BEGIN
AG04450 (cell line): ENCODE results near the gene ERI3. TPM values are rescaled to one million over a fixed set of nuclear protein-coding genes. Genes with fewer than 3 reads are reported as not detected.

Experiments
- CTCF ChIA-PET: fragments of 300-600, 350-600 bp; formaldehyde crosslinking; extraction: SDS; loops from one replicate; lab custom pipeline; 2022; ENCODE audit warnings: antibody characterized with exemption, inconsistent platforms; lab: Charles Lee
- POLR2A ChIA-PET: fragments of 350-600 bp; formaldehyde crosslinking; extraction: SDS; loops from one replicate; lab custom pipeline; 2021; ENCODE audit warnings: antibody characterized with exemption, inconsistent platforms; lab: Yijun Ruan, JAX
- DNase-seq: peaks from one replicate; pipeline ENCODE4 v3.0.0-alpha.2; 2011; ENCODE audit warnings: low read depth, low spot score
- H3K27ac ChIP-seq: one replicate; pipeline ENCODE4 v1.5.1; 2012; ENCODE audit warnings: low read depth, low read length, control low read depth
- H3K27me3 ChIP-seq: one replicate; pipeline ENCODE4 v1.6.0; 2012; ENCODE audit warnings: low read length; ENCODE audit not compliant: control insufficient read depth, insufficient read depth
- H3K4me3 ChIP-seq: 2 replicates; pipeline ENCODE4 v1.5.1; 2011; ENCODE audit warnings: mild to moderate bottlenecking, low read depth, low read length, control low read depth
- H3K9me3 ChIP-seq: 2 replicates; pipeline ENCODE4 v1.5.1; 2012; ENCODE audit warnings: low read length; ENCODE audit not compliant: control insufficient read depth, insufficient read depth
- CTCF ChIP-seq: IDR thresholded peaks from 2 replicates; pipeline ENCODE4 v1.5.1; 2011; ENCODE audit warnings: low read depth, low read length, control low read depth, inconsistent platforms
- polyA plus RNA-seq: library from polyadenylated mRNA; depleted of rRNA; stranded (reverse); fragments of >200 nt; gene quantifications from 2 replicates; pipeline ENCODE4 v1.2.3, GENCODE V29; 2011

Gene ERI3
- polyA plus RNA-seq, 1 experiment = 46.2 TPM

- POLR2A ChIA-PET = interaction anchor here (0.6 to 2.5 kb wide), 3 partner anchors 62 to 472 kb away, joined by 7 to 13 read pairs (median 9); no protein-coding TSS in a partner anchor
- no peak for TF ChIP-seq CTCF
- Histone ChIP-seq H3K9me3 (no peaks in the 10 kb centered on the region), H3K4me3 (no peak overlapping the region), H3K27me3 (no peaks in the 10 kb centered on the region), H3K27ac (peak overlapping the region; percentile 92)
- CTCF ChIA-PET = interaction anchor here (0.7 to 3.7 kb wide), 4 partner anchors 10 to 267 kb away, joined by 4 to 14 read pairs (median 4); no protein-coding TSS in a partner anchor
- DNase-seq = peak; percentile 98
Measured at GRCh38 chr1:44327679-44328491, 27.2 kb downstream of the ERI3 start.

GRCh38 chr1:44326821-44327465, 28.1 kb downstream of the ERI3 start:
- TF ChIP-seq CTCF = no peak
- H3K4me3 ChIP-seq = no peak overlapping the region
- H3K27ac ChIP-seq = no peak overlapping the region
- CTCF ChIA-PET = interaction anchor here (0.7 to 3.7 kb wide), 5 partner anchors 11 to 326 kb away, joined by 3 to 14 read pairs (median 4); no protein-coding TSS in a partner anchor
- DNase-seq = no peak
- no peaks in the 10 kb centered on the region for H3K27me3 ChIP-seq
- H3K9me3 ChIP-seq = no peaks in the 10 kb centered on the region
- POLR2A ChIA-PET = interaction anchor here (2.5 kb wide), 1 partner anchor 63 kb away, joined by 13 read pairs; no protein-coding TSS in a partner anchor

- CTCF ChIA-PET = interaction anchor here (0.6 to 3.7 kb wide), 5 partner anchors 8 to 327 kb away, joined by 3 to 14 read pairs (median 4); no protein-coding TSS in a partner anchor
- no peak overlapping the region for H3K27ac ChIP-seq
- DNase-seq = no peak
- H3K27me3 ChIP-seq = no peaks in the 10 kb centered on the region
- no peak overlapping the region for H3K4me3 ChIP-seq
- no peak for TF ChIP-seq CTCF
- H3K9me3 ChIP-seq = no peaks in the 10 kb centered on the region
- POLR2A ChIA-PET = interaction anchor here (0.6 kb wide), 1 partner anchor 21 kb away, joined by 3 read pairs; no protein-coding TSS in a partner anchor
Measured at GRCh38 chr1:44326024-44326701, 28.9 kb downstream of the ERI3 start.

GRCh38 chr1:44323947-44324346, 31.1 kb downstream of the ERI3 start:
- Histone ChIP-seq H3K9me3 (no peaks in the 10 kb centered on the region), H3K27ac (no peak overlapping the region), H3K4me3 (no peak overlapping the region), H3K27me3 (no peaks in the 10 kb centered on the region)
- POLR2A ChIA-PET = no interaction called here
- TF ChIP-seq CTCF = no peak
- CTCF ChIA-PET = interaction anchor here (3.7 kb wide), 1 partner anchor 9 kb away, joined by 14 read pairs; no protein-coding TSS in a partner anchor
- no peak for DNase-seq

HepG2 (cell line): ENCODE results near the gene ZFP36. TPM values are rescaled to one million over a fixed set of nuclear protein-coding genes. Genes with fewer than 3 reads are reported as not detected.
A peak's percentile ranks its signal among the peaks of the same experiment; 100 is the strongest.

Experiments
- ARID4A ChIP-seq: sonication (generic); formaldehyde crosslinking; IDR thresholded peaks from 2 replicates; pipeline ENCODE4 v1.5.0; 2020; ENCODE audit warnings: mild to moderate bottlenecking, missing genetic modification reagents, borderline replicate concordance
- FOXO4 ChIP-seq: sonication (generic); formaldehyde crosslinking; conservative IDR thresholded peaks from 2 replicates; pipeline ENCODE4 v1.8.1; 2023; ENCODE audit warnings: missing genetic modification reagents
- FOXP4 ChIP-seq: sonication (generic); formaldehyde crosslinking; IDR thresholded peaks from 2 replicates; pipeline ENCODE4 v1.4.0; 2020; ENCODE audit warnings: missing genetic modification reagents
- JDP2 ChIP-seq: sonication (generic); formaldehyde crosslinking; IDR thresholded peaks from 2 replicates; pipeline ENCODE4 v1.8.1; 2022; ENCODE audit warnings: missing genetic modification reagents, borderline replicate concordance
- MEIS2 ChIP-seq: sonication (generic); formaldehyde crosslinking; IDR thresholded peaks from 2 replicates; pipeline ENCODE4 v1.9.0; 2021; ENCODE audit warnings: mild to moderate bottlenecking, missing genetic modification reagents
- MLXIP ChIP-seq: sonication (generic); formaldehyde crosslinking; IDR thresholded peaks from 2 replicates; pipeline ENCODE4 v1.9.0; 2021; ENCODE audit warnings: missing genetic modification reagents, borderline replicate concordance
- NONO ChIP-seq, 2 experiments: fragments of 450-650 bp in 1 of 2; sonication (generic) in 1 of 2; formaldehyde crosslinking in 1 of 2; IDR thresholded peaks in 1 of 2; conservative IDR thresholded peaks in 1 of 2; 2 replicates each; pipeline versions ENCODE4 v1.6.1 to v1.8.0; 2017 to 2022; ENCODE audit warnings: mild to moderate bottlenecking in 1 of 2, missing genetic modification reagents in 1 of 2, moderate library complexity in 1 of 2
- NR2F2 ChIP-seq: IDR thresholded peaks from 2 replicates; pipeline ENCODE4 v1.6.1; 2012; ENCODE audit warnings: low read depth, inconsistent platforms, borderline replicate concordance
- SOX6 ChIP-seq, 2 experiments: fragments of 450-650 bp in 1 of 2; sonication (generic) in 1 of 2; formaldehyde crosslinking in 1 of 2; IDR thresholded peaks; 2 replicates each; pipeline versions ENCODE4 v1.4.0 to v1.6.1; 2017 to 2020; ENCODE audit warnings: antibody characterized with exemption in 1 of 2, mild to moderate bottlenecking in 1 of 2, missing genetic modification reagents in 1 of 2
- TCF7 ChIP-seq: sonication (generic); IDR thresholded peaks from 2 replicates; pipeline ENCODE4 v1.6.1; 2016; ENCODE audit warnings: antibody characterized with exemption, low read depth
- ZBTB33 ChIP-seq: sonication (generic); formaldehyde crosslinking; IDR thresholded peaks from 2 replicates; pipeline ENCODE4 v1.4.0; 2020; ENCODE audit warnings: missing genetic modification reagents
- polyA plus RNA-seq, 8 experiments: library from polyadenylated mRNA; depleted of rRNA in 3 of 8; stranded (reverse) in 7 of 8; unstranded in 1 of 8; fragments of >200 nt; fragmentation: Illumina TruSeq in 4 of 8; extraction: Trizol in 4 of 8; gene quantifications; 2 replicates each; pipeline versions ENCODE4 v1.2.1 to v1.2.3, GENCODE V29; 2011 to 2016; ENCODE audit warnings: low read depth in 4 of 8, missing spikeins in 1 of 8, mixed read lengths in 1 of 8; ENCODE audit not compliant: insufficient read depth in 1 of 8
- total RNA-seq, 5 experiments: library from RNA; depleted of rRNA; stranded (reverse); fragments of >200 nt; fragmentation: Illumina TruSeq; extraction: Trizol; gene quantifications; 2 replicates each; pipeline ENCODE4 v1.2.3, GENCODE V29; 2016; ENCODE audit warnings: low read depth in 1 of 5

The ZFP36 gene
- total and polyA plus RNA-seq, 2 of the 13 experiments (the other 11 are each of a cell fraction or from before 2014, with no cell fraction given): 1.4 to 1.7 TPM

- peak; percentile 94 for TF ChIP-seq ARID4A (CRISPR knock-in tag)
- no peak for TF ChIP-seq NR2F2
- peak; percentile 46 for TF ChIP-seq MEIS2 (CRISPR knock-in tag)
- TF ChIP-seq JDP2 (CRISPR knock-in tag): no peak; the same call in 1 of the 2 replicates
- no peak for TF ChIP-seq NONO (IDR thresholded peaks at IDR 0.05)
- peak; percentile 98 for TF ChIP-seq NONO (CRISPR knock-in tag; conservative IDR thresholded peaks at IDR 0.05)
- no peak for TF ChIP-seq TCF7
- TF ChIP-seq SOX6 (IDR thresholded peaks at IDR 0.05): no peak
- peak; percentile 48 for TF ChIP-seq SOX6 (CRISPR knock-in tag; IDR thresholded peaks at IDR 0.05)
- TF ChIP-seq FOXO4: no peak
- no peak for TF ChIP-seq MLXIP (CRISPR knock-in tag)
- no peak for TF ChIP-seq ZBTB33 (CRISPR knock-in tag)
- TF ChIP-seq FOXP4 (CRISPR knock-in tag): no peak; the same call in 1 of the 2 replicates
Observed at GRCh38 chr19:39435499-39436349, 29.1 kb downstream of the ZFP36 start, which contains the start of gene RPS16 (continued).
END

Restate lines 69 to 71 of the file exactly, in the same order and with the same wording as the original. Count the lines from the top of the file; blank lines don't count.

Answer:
- TF ChIP-seq SOX6 (IDR thresholded peaks at IDR 0.05): no peak
- peak; percentile 48 for TF ChIP-seq SOX6 (CRISPR knock-in tag; IDR thresholded peaks at IDR 0.05)
- TF ChIP-seq FOXO4: no peak